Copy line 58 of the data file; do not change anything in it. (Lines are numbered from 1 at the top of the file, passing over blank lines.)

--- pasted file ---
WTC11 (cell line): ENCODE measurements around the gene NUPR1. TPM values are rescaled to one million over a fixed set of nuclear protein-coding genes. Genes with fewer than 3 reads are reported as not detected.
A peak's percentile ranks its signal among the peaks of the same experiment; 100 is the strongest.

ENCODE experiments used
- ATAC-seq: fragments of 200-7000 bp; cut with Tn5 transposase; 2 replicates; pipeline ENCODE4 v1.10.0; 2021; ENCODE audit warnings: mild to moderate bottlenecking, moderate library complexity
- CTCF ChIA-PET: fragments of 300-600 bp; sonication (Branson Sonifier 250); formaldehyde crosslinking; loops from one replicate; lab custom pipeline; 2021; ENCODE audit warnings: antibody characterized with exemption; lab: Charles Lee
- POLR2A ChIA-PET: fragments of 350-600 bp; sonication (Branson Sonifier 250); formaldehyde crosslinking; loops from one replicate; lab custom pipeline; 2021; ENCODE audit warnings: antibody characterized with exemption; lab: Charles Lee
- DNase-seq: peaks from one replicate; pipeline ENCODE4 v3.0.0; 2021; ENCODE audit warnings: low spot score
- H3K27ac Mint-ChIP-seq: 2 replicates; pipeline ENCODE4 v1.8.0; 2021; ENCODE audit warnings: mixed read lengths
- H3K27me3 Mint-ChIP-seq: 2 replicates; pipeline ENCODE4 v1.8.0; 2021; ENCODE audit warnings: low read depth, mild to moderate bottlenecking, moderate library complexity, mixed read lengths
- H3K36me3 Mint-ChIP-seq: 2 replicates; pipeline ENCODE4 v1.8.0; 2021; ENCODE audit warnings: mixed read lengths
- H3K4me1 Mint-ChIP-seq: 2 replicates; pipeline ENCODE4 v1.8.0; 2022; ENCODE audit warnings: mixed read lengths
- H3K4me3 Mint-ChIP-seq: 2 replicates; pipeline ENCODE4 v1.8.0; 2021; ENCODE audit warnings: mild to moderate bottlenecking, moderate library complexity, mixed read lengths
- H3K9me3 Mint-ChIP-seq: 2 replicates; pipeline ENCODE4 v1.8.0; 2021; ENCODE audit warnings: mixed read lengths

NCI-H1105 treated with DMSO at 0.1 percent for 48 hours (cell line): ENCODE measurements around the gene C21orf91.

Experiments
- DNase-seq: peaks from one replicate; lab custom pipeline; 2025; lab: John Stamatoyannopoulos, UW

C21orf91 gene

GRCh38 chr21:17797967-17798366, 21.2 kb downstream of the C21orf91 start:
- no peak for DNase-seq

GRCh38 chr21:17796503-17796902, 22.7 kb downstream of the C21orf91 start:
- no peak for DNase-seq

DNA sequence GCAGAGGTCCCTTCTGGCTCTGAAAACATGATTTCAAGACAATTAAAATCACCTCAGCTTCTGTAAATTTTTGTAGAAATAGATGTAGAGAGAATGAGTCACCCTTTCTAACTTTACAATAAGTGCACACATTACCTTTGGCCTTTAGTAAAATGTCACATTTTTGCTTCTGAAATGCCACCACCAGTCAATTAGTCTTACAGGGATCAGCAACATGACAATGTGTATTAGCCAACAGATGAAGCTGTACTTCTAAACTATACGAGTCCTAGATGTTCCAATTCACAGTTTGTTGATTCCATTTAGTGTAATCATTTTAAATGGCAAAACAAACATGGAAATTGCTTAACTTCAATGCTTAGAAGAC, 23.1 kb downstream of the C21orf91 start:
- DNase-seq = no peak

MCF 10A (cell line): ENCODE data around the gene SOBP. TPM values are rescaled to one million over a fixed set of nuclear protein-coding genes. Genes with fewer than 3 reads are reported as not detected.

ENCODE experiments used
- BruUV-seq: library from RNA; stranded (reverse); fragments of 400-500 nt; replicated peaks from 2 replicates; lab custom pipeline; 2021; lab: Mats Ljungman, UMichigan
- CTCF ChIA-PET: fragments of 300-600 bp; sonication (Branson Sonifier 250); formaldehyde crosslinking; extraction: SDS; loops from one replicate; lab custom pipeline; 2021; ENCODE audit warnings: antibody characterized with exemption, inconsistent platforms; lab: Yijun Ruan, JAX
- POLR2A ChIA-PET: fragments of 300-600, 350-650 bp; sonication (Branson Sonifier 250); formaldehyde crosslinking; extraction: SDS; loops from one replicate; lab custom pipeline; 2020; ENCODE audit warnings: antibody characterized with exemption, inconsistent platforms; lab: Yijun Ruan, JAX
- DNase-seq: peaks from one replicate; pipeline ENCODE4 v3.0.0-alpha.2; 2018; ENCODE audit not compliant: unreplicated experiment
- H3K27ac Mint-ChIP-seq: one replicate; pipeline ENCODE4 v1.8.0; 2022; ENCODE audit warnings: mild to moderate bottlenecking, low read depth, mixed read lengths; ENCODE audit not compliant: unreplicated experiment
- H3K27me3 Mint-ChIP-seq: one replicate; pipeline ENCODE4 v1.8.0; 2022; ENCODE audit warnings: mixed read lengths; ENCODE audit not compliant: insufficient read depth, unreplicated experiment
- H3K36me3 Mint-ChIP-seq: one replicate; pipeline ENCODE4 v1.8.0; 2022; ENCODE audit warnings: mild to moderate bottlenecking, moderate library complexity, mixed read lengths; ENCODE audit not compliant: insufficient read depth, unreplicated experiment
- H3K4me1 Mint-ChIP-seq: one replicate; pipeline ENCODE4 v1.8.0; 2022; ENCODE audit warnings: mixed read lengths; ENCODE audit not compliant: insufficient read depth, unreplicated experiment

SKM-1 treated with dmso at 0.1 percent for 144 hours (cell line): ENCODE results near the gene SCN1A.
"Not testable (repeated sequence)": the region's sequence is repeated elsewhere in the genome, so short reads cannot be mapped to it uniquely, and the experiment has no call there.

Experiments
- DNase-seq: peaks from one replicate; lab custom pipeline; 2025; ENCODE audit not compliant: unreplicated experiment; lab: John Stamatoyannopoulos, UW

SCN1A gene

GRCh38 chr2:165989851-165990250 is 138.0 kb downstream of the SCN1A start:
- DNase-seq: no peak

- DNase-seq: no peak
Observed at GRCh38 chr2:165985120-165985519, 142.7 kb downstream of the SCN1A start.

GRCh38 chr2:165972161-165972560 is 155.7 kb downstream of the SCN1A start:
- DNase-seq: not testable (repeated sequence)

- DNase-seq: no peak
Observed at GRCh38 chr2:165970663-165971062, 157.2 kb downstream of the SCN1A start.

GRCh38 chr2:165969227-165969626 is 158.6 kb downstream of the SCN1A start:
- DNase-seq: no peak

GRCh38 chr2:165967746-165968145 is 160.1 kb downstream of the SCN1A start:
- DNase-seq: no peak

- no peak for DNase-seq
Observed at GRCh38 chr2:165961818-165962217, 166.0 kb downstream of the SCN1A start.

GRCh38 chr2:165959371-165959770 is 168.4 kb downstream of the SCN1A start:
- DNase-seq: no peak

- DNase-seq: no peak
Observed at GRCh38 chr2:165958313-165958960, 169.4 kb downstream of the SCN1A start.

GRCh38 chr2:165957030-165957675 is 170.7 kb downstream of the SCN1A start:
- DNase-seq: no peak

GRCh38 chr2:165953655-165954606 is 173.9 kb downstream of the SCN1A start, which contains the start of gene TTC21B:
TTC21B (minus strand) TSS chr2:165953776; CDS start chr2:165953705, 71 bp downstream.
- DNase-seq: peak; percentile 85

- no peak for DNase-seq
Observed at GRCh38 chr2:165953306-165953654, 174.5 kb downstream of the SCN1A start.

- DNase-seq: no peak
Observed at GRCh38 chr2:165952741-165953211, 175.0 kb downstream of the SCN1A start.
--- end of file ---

- DNase-seq: no peak